Recently I was driving through the campus of our local university and noticed a striking similarity between the majority of students walking to and from class. What was that similarity you ask? They were all walking with their eyes focused firmly on their smart phones.
I have no idea if they were texting, tweeting, updating Facebook, surfing the web, or simply looking for a friend’s number to call, but the fact remains that everyone (and I mean EVERYONE!) under the age of 25 is on a mobile device constantly.
Have you sat at a traffic light and glanced over at the car in the lane next to you recently? If so, more than likely you’ve noticed the driver (and passengers) in the car typing away on their phone.
Mobile is here to stay. It’s no longer the next big thing, it’s here now, and growing exponentially. The latest predictions are that by next year (2014), more people will be accessing the internet on a mobile device than on a traditional desktop computer!
According to Google, over 50% of all local searches (e.g., Bowling Green, Ky Electrician) are performed on a mobile device. And on top of that, 62% of companies that have a mobile optimized website see an increase in sales, according to Econsultancy.
So what does this mean for your business and how does it affect your marketing? Don’t worry, we’re getting to that.
If your website isn’t optimized for mobile, you’re in trouble. Have you taken a look at your site on a mobile device recently? How does it look? Is it easy to read, or do you have to pinch and zoom in order to read it? If your customers, clients, or potential customers & clients are using a phone or tablet to search for your business, look up directions, read your content, or to purchase your products and services online, your site HAS TO BE mobile friendly. If it’s not, they’re going to purchase from a competitor whose site is optimized for the mobile web.
When using Google Analytics or another analytics tracking software, I would recommend checking to see what percentage of your site visitors are accessing your website on a mobile device.
If you want a quick way to test your website and see how it looks across all types of mobile devices, we’ve recently put together a tool that will enable you to do just that. It’s a mobile website tester, and I’d encourage you to check it out right now.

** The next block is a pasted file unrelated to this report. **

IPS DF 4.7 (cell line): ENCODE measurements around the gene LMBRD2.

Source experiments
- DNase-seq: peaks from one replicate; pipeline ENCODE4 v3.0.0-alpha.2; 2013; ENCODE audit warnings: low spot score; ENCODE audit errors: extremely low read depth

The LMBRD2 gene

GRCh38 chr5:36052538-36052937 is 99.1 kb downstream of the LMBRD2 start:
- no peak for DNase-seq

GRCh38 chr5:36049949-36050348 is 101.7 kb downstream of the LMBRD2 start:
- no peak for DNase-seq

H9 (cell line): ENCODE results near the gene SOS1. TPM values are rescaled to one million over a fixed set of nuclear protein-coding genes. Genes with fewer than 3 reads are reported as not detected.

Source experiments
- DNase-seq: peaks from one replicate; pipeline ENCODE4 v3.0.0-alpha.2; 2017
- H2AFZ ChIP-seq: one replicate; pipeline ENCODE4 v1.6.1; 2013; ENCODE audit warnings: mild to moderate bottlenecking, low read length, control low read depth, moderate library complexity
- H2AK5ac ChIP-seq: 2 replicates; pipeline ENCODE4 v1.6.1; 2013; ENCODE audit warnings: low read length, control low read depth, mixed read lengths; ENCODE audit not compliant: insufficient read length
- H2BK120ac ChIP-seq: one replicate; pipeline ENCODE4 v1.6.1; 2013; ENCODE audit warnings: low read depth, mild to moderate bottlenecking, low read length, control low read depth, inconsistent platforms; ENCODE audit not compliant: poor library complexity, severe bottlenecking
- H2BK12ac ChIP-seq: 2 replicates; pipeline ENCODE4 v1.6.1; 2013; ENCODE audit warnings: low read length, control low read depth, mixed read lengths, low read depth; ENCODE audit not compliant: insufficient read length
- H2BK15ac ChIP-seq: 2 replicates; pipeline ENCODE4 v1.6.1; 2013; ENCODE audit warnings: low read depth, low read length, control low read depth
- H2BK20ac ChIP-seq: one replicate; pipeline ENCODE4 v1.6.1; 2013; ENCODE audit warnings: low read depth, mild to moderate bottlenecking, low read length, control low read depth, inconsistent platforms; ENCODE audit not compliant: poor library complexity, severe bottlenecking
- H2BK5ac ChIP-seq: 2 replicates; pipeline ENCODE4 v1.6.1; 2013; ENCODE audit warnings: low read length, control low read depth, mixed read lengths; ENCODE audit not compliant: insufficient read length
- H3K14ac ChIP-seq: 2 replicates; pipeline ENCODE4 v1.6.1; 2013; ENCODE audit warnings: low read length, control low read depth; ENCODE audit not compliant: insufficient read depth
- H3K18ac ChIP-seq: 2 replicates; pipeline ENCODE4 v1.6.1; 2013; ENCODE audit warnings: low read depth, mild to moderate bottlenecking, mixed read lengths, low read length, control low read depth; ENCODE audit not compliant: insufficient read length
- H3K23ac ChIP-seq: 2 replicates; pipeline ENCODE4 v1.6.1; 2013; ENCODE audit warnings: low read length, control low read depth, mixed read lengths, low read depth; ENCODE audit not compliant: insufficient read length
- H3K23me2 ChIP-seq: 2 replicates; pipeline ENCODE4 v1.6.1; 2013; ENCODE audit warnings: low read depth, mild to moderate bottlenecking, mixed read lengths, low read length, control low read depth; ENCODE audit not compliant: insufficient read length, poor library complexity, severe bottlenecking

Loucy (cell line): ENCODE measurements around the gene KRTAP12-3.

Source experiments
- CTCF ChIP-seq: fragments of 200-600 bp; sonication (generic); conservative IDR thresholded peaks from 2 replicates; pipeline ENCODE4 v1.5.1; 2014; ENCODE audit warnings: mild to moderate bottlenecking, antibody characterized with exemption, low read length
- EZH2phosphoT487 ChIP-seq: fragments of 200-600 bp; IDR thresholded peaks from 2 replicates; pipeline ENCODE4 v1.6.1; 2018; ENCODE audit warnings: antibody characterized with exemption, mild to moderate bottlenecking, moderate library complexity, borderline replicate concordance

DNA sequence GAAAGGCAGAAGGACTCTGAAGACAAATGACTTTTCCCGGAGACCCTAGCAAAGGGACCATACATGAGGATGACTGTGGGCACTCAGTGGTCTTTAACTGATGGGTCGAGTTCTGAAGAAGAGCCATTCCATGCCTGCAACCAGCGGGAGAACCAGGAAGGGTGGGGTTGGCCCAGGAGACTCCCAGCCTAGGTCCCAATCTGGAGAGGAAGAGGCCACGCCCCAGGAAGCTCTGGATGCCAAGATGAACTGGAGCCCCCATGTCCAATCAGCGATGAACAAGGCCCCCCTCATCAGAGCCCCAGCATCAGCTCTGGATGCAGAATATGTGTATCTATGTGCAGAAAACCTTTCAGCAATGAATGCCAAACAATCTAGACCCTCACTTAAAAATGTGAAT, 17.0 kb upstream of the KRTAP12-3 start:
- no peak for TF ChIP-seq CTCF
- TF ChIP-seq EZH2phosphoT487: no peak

Ok. How did your site look? Good, bad, in between? That’s the litmus test. What you saw using that tool is what your customers are seeing as well. If you don’t like the way your site currently looks and behaves on a mobile device, you have three options to improve it. They are: build a mobile website, install a mobile site plugin, or have your site rebuilt using mobile responsive design.
When it comes to making your website mobile friendly, there a few few options you can take:
1. Mobile Website
Pros: Detects when a mobile device is used to view site and serves up a separate mobile site. Better for e-commerce and content heavy sites.
Cons: It is a 2nd website you have to manage and update. It will cost more long term. There can be negative search engine ramifications since you’re splitting your content onto two websites.
2. Mobile Plugin
Pros: It is usually simple and easy to set up. Typically the least expensive option. Only one website to manage.
Cons: It is extremely unattractive and looks nothing like the desktop version of your site. Can be hard to navigate. Not a good long-term solution.
3. Mobile Responsive Design
Pros: Only one website to manage. Keeps the same look and feel of your regular site. All content remains the same, only the format changes. It’s the most Google-friendly of the 3 options. Will “respond” to any device size by automatically displaying a version optimized for the specific device a user is on. Less cost long term than a separate mobile site.
Cons: Typically requires a complete website redesign. Initial development is slightly more expensive. For huge websites with hundreds of pages it can be hard to navigate.
My preferred method for mobile friendly websites is mobile responsive design. In fact, SpearsMarketing.com is built using this technology. If you’re on a desktop computer, shrink your browser window down to see the content “respond” to change in size.
Who knows what new and advanced technology will come down the road in the future. But for now, mobile responsive design appears to be the most “future-proof” of the available options.
So what are you going to do to improve the mobile presence of your business website?
Image Credit Ed Yourdon